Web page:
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The difference between froth, foam, lather, and suds has recently been dealt with on ELU. They are not exact synonyms. That got me thinking:

  • Why not analyze their collocations to gain some insight?

  • Is there some resource to find and compare the collocations of such word sets — say for example with this particular set of words to start with?

  • Is there an established method to derive a word’s distinctive implications from a study of its collocations in various corpora?

Meta: Though it sounds like too many questions and too much detail, I believe it’s possible that a simple, canonical answer could exist.

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  • I would dispute that these words are not exact synonyms. OED defines the word synonym very clearly – Strictly, a word having the same sense as another (in the same language); but more usually, either or any of two or more words (in the same language) having the same general sense, but possessing each of them meanings which are not shared by the other or others, or having different shades of meaning or implications appropriate to different contexts. So what is your basis for claiming they're not exact synonyms? – spiceyokooko Jan 6 '13 at 12:23
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    @spiceyokooko the OED defines synonym, not exact synonym. It clarifies this within the definition. – Kris Jan 6 '13 at 12:30
  • @Kris OK: if it's not a similar question and it's not what I think, (a) what do I think? (b) why is it not a "What do I use" type of question? It seems to be a "What resource/what method" question to me. Perhaps you could clarify the question. – Andrew Leach Jan 6 '13 at 12:39
  • Would you like to point me to the OED definition of what exact synonyms actually are? Because as far as I'm aware, no such word group or category exists. – spiceyokooko Jan 6 '13 at 12:39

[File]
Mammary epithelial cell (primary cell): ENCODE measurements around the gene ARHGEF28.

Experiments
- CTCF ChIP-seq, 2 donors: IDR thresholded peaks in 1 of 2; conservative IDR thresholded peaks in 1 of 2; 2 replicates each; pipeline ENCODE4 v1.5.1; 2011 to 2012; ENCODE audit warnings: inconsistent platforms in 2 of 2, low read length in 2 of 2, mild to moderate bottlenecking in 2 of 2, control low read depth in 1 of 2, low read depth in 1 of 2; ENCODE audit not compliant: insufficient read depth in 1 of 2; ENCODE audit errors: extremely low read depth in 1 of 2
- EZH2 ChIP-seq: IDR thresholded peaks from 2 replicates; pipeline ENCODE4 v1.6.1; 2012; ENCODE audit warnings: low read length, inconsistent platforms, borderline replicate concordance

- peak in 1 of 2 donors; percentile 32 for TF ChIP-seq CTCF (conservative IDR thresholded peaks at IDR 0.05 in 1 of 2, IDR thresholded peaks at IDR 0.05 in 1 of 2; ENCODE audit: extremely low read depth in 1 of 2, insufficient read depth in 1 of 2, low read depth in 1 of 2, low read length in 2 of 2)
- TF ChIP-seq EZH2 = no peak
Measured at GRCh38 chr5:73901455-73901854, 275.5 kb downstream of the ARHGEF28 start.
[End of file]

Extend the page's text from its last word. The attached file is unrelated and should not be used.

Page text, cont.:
• @AndrewLeach That's a meta point, right? And not worth either. – Kris Jan 6 '13 at 12:42
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    You’ve asked three questions, but imputed that one single, simple answer could exist. To which question, though? – tchrist Jan 6 '13 at 20:38
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There's a number of ways to go about it, depending on where one is starting from, and where one expects to get to. Also on how hard one is willing to work, whether one is a native speaker or not, and whether one is trained linguistically or not.

I used to teach advanced courses in lexical semantics, which is the area the question falls into. Mostly we looked at English, almost all my students were native speakers of English, and they were trained in basic linguistics, so they could notice what was really there instead of what they'd been taught in third grade was there. That saves a lot of time.

So I can give some examples of how one might go about it, as it happens. Here are two partial dimensional analyses of lexical clusters like this that I developed as examples for my students.

  • How many verbs of cutting does English have? Quite a few. And they're organized.
  • How many verbs of unaided human motion does English have? Likewise, quite a few.

and one for a different audience

Basically, you look for metaphor themes and figure out the frames they require, then note the dimensions in those frames.

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    +1 Precisely how I was thinking of it. I was more focused on one single approach: such as, the word's meaning as derived from the majority of instances in the Corpora -- a more algorithmic approach so to speak. And "Basically, you look for metaphor themes and figure out the frames they require, " tells me a lot. Lexical Semantics in CTF was a very helpful reference, thank you. I'm continuing to work and might, hopefully, add in some updates to the post. – Kris Jan 7 '13 at 8:18
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    Framenet is your friend; you probably already know Wordnet. – John Lawler Jan 7 '13 at 14:50
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    Another great resource, never knew about it, thanks Prof. "Frame Semantics... the meanings of most words can best be understood on the basis of a semantic frame" -- wasn't that quite what I've been looking for?! – Kris Jan 7 '13 at 14:57

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